I’ve been on a bit of a hiatus this past month after an unfortunate traveling oversight that came to overshadow all else, but I’m excited to return to my writing with one of my favorite posts to look back on as the months go by: My Favorite Books of 2018. It’s that time of the year!
I’ll start off by noting that I made it a goal of mine with this reading year to focus on reading as close to home as possible with highlighting more Jewish and Israeli books through my reviews, upon realizing with last year’s list, my Favorite Books of 2017, that even though I read close to 200 books, I could recall less than ten meaningful books, I made it a goal of mine to also focus on books that I can read for the enjoyment of reading, and not whether I can finish it quickly to add to my Goodreads goal.
And I’m so grateful that I came to find some of the best gems in Fiction and Nonfiction that have come to together to piece my life story book by book; the kind of books that have come to narrate my everyday thoughts through their quotes.
#1 The Great Alone by Kristin Hannah
The Great Alone started off my year on a bang by focusing on a rural outlandish landscape of Alaska, which was a place I had yet to read and discover through reading. The extreme conditions paired with the utmost careful precious in character descriptions made me take notice of this book rather quickly. The budding romance with Leni and Matthew that develops over the pages then took front notice in my mind; it’s still what I hold most closely when I think back on this book. I tend to reread my review from time to time to revisit the quotes I shared for this emotional pair. I always think back on this particular passage, which captures perfectly that moment when you can’t see past someone anymore:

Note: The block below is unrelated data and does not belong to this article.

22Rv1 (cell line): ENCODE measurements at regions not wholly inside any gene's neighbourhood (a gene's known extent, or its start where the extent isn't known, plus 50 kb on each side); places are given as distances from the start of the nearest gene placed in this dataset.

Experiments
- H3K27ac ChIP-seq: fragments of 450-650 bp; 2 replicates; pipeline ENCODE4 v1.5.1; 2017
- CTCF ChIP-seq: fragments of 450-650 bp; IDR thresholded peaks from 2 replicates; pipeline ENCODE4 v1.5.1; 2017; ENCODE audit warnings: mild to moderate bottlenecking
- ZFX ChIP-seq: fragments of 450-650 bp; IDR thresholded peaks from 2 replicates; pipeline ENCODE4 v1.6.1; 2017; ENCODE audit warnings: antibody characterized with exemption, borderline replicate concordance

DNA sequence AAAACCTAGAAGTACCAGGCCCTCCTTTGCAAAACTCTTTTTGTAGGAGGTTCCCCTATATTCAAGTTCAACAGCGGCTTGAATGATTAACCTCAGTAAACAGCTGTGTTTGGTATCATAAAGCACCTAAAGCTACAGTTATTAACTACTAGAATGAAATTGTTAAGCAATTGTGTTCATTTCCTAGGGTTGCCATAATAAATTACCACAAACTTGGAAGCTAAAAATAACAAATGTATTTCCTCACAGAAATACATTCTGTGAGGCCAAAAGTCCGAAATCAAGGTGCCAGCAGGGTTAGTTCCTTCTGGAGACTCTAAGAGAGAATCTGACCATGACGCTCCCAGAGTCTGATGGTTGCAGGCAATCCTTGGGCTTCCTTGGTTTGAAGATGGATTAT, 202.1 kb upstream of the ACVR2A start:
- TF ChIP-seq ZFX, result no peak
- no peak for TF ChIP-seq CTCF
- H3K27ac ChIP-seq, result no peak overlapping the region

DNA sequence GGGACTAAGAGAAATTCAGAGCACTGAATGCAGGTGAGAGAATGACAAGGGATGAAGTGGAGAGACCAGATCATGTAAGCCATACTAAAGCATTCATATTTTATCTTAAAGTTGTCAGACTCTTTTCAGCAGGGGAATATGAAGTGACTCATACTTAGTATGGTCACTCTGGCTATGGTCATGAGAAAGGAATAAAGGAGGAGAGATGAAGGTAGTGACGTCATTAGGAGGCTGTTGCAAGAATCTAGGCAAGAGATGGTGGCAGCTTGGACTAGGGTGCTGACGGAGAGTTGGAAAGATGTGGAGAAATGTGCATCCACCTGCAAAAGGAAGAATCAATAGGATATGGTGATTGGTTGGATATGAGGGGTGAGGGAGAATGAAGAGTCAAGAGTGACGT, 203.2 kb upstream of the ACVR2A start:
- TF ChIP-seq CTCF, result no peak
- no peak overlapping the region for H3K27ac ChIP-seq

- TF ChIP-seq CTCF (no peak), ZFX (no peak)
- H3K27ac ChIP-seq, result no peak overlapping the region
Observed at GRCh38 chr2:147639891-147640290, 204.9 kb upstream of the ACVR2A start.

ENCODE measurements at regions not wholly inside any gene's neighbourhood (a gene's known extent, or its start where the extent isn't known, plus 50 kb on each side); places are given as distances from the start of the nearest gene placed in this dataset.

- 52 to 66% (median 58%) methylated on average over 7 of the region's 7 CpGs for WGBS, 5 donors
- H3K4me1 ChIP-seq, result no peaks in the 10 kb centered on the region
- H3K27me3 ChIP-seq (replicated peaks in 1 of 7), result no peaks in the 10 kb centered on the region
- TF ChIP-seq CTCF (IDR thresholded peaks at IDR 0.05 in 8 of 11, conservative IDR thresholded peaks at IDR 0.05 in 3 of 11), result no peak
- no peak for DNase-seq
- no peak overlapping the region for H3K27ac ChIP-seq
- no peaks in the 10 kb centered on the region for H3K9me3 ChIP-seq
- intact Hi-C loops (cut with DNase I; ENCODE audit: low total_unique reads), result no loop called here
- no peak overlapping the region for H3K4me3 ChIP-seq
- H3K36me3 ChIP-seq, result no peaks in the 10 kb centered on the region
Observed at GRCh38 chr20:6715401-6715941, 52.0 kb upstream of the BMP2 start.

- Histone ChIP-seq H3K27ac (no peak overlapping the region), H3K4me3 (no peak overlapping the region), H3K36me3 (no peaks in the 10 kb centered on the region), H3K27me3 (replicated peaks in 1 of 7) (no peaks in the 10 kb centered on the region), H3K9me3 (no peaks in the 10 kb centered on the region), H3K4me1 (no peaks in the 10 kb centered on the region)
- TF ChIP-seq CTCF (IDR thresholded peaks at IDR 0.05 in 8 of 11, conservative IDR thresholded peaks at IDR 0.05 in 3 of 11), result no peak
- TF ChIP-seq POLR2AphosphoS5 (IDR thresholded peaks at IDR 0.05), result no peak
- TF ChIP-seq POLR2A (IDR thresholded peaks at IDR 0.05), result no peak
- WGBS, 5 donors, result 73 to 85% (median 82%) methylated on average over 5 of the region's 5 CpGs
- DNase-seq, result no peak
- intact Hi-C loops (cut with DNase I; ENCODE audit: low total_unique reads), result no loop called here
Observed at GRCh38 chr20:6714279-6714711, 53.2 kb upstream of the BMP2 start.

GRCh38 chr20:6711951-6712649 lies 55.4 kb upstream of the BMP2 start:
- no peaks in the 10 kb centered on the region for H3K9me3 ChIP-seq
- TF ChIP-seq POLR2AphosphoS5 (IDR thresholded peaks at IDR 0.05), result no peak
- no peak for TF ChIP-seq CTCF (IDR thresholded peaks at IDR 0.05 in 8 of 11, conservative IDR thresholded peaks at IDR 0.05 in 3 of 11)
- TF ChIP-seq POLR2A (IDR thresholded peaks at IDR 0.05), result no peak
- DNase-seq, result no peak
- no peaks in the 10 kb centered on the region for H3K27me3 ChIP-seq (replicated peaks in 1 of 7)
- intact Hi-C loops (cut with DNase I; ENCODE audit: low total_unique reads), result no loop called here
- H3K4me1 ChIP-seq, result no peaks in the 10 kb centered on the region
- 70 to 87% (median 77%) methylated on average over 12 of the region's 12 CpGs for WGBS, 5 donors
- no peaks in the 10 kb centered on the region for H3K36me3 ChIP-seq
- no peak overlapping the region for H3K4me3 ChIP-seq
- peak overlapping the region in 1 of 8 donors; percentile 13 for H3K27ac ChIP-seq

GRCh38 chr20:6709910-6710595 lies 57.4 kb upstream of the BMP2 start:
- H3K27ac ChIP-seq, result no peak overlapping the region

“It didn’t take Leni long to know that she was in trouble. She thought about Matthew constantly. At school she began to study his every move; she watched him as she would a prey animal, trying to glean intent from action. His hand sometimes brushed hers beneath the desk, or he touched her shoulder as he passed by her in the classroom. She didn’t know if those brief contacts were intentional or meaningful, but her body responded instinctively to each fleeting touch. Once she’d even risen from her chair, pushed her shoulder into his palm like a cat seeking attention. It wasn’t a thought, that lifting up, that unknown need; it just happened. And sometimes, when he talked to her, she thought he stared at her lips the way she stared at his. She found herself secretly mapping his face, memorizing every ridge and hollow and valley, as if she were an explorer and he her discovery.”
This captures so much.
Another powerful mark this book hit is when it comes to the mother-daughter relationship examined in a remarkably profound way.
“Mama was Leni’s one true thing.”
It still hits me, and it’s been nearly 10 months since I first read it.
#2 Save the Date by Morgan Matson
Wedding shenanigans, family disasters, and childhood crushes are just the start of what Save the Date, Morgan Matson’s latest contemporary novel, covers in its summer whirlwind. I went into this expecting the usual summer fun, as I’m an avid reader of the author’s work, just like with Sarah Dessen’s summer contemporaries, that came to shape my own summers. Unknowingly, though, this book came at a time when I needed someone to lay it down, clear as day, the true reality of pining after someone. Matson covers the truth of getting together with someone you’ve put on a shining spotlight since day 1: the truth is all the tiny exchanges you recall moment by moment in their presence, they never even noticed you were there in the first place… and it’s just as crushing as it sounds. This says it all and more than I ever can: